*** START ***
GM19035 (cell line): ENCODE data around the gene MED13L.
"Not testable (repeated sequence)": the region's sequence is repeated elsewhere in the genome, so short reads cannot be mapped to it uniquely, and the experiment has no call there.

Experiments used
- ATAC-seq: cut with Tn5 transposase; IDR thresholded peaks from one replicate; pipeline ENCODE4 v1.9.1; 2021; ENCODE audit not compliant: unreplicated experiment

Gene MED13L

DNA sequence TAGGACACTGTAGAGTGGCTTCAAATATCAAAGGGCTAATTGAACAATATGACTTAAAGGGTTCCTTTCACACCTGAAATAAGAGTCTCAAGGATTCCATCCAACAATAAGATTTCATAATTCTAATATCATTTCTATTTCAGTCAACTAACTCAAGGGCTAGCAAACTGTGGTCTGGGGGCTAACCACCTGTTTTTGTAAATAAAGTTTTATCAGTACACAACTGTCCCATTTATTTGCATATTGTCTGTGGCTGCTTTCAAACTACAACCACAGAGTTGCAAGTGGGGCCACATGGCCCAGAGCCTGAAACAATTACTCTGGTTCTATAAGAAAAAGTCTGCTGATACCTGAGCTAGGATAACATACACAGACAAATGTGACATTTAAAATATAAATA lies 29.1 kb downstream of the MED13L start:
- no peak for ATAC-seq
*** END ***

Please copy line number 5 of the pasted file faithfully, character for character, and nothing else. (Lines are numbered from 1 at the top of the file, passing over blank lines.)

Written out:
Gene MED13L